Horror gripped her. “Brother, what are you trying to say to me?”

  “I think you know, Anne.” He smiled at her. “A few well-chosen herbs…But never fear, all is well now. And she would have died anyway. We could not risk her living until your son is born.”

  She was in turmoil. That George, her beloved George, should have done th
is terrible thing—and for her! And worse that, out of her own mouth, she had unwittingly said the words that had driven him to it. Yes, she had wanted Katherine dead—but by the just process of the law, not by the hand of a murderer. For that was what he was now, her brother—a murderer. God had had no part in this at all.

  “I did not ask it!” she hissed. “It was not done in my name! How could you? Now we will all be cursed. How can God smile on me now?”

  Breaking down, blinded by tears, she stumbled from the bed and fled to the little oratory that led off her chamber. Ignoring George’s pleas to listen to him, she locked the door.

  “Go away!” she cried. “You have done me an evil that can never be mended.” And she slid to her knees, weeping copiously. God would surely punish her for this, even though she had not intended it. Her son, if it was a son, was cursed. And if he was born dead, like the others, there was little hope for her. Henry would get rid of her as he had Katherine, and her enemies would waste no time in finding him another wife. He was highly suggestible, as she well knew, and—she must face it—his passion for her had died. She realized suddenly that, while Katherine had lived, he would not have contemplated abandoning her. It would have been tantamount to admitting that he had been wrong to marry her, and that Katherine was his true wife. But with the Princess Dowager dead, all that stood between Anne and disaster was her unborn child.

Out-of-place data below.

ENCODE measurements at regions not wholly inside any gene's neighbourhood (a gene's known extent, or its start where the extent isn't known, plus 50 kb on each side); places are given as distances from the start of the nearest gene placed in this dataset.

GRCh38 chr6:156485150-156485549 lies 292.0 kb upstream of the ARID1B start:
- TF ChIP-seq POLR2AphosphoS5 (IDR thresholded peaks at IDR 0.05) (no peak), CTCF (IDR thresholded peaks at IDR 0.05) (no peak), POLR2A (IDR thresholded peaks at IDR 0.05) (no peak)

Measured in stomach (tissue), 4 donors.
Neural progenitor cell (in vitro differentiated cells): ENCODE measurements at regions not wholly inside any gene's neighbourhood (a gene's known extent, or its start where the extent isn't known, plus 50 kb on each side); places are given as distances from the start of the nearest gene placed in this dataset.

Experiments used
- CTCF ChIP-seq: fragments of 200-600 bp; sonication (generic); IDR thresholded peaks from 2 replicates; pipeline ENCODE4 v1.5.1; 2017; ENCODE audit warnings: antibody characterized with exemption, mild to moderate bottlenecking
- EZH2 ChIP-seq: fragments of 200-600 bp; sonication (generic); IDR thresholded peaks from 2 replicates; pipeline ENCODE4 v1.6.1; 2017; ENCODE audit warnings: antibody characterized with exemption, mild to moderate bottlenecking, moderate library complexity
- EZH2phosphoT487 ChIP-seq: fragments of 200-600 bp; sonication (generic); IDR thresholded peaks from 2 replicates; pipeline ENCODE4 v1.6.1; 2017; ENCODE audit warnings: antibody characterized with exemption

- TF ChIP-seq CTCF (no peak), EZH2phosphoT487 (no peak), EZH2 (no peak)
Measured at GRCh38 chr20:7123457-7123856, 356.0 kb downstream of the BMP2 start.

She had calmed down by the time Henry joined her for supper that evening, but she was still in shock about what George had done, and Henry noticed.

  “Why so serious?” he chided. “You should be rejoicing tonight. I’ve ordered my cellarer to bring a good Burgundy to celebrate.” She realized he had not donned black.

  She collected herself. “I can’t stop worrying that the Emperor might invade on Mary’s behalf.”

  “Don’t fret. I spoke to Chapuys before Vespers. I told him I wanted Charles to withdraw his support from Mary and get the Papal judgment revoked. He said he didn’t think such things would be possible, but I said I was confident that Mary can be brought to submission now that her mother is dead, and that I hoped the Emperor would be willing to offer friendship now that the real cause of our enmity no longer exists. I gathered from Chapuys’s demeanor that he knows Charles would prefer us to be allies. His merchants are suffering as ours are. So be of good cheer.”

  She tried to smile. She could never tell Henry the truth. How could she condemn George to the dreadful death that had been meted out to Richard Rouse? And he being her brother, people would point the finger at her as his accomplice, or even the begetter of his crime. They thought the worst of her anyway, so few would doubt it. They would be baying for her blood.

  Thinking of Rouse brought to mind the attempt to poison Bishop Fisher. Had George been behind that after all? She dared not ask him, for she did not want to know.

  No, silence was imperative. She must bear this burden alone.

  Henry sent for the Princess Elizabeth to be brought to Greenwich, and the next morning he carried her triumphantly to Mass with the trumpets sounding a fanfare and the child—she was two and a half now—sitting solemnly in his arms. The message was clear to all: she was his undoubted heir. She sat between her parents, very well behaved, a cushion on her chair so that she might see over the edge of the pew. Already, Anne noticed, her daughter knew when to make the responses in the service.